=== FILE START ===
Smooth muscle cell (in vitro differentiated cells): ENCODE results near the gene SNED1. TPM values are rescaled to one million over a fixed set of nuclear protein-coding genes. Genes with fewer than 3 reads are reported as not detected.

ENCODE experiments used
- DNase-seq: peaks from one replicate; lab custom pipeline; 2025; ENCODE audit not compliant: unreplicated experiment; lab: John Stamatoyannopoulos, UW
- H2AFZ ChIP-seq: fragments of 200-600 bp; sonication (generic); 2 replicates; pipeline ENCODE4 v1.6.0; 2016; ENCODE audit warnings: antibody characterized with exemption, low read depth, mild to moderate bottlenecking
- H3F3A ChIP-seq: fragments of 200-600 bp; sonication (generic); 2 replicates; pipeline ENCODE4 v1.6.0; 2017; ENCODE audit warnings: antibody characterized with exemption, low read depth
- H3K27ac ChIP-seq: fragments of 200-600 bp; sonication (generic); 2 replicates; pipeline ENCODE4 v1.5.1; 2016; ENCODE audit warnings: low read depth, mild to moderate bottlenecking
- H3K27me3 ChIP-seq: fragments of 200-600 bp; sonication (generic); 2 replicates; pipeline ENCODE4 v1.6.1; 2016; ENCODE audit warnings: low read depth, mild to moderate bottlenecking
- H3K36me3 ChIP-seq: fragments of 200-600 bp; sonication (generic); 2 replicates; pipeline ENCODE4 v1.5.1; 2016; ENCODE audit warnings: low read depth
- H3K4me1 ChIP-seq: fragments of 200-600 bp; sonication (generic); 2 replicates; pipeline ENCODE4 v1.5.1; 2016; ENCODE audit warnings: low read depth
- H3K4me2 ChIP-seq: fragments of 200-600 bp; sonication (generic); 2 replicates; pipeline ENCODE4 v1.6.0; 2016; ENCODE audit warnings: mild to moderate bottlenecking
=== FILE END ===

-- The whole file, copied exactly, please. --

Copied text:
Smooth muscle cell (in vitro differentiated cells): ENCODE results near the gene SNED1. TPM values are rescaled to one million over a fixed set of nuclear protein-coding genes. Genes with fewer than 3 reads are reported as not detected.

ENCODE experiments used
- DNase-seq: peaks from one replicate; lab custom pipeline; 2025; ENCODE audit not compliant: unreplicated experiment; lab: John Stamatoyannopoulos, UW
- H2AFZ ChIP-seq: fragments of 200-600 bp; sonication (generic); 2 replicates; pipeline ENCODE4 v1.6.0; 2016; ENCODE audit warnings: antibody characterized with exemption, low read depth, mild to moderate bottlenecking
- H3F3A ChIP-seq: fragments of 200-600 bp; sonication (generic); 2 replicates; pipeline ENCODE4 v1.6.0; 2017; ENCODE audit warnings: antibody characterized with exemption, low read depth
- H3K27ac ChIP-seq: fragments of 200-600 bp; sonication (generic); 2 replicates; pipeline ENCODE4 v1.5.1; 2016; ENCODE audit warnings: low read depth, mild to moderate bottlenecking
- H3K27me3 ChIP-seq: fragments of 200-600 bp; sonication (generic); 2 replicates; pipeline ENCODE4 v1.6.1; 2016; ENCODE audit warnings: low read depth, mild to moderate bottlenecking
- H3K36me3 ChIP-seq: fragments of 200-600 bp; sonication (generic); 2 replicates; pipeline ENCODE4 v1.5.1; 2016; ENCODE audit warnings: low read depth
- H3K4me1 ChIP-seq: fragments of 200-600 bp; sonication (generic); 2 replicates; pipeline ENCODE4 v1.5.1; 2016; ENCODE audit warnings: low read depth
- H3K4me2 ChIP-seq: fragments of 200-600 bp; sonication (generic); 2 replicates; pipeline ENCODE4 v1.6.0; 2016; ENCODE audit warnings: mild to moderate bottlenecking